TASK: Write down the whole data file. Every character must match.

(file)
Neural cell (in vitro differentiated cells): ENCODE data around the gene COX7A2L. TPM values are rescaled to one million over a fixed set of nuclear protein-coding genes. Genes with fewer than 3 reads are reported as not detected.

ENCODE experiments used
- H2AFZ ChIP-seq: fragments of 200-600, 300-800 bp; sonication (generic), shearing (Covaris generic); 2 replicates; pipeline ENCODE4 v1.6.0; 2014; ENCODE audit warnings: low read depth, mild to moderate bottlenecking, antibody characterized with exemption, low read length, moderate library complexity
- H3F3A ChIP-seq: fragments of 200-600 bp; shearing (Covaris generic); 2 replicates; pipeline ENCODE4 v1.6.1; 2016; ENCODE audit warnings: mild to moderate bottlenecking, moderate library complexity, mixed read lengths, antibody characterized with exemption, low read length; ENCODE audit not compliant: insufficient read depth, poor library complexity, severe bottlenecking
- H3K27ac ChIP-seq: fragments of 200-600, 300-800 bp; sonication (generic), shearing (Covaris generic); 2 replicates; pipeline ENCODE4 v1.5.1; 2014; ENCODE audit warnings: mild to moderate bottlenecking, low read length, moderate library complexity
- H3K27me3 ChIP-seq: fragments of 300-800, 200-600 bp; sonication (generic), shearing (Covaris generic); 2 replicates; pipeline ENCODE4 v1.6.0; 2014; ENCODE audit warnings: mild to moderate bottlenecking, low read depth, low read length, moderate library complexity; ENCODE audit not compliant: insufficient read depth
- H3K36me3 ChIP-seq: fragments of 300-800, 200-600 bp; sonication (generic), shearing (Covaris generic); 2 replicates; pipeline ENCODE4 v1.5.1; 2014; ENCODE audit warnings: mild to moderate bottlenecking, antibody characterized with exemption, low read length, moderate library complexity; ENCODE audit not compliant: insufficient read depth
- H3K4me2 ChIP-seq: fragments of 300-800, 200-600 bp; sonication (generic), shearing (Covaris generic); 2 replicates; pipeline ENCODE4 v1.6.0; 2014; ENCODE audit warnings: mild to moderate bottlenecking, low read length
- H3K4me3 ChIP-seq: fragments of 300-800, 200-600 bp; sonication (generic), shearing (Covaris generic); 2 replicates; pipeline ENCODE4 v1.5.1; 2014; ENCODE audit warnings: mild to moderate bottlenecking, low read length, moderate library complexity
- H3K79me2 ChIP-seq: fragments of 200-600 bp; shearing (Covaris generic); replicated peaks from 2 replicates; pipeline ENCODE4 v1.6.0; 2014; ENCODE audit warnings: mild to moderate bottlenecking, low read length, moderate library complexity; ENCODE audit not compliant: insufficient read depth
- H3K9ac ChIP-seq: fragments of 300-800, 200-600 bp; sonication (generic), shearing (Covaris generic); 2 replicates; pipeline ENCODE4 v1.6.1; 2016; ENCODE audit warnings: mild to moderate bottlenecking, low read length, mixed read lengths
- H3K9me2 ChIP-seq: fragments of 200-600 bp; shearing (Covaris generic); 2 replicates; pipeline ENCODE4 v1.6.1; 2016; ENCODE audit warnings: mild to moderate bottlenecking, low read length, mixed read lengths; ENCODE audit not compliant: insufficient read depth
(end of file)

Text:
Neural cell (in vitro differentiated cells): ENCODE data around the gene COX7A2L. TPM values are rescaled to one million over a fixed set of nuclear protein-coding genes. Genes with fewer than 3 reads are reported as not detected.

ENCODE experiments used
- H2AFZ ChIP-seq: fragments of 200-600, 300-800 bp; sonication (generic), shearing (Covaris generic); 2 replicates; pipeline ENCODE4 v1.6.0; 2014; ENCODE audit warnings: low read depth, mild to moderate bottlenecking, antibody characterized with exemption, low read length, moderate library complexity
- H3F3A ChIP-seq: fragments of 200-600 bp; shearing (Covaris generic); 2 replicates; pipeline ENCODE4 v1.6.1; 2016; ENCODE audit warnings: mild to moderate bottlenecking, moderate library complexity, mixed read lengths, antibody characterized with exemption, low read length; ENCODE audit not compliant: insufficient read depth, poor library complexity, severe bottlenecking
- H3K27ac ChIP-seq: fragments of 200-600, 300-800 bp; sonication (generic), shearing (Covaris generic); 2 replicates; pipeline ENCODE4 v1.5.1; 2014; ENCODE audit warnings: mild to moderate bottlenecking, low read length, moderate library complexity
- H3K27me3 ChIP-seq: fragments of 300-800, 200-600 bp; sonication (generic), shearing (Covaris generic); 2 replicates; pipeline ENCODE4 v1.6.0; 2014; ENCODE audit warnings: mild to moderate bottlenecking, low read depth, low read length, moderate library complexity; ENCODE audit not compliant: insufficient read depth
- H3K36me3 ChIP-seq: fragments of 300-800, 200-600 bp; sonication (generic), shearing (Covaris generic); 2 replicates; pipeline ENCODE4 v1.5.1; 2014; ENCODE audit warnings: mild to moderate bottlenecking, antibody characterized with exemption, low read length, moderate library complexity; ENCODE audit not compliant: insufficient read depth
- H3K4me2 ChIP-seq: fragments of 300-800, 200-600 bp; sonication (generic), shearing (Covaris generic); 2 replicates; pipeline ENCODE4 v1.6.0; 2014; ENCODE audit warnings: mild to moderate bottlenecking, low read length
- H3K4me3 ChIP-seq: fragments of 300-800, 200-600 bp; sonication (generic), shearing (Covaris generic); 2 replicates; pipeline ENCODE4 v1.5.1; 2014; ENCODE audit warnings: mild to moderate bottlenecking, low read length, moderate library complexity
- H3K79me2 ChIP-seq: fragments of 200-600 bp; shearing (Covaris generic); replicated peaks from 2 replicates; pipeline ENCODE4 v1.6.0; 2014; ENCODE audit warnings: mild to moderate bottlenecking, low read length, moderate library complexity; ENCODE audit not compliant: insufficient read depth
- H3K9ac ChIP-seq: fragments of 300-800, 200-600 bp; sonication (generic), shearing (Covaris generic); 2 replicates; pipeline ENCODE4 v1.6.1; 2016; ENCODE audit warnings: mild to moderate bottlenecking, low read length, mixed read lengths
- H3K9me2 ChIP-seq: fragments of 200-600 bp; shearing (Covaris generic); 2 replicates; pipeline ENCODE4 v1.6.1; 2016; ENCODE audit warnings: mild to moderate bottlenecking, low read length, mixed read lengths; ENCODE audit not compliant: insufficient read depth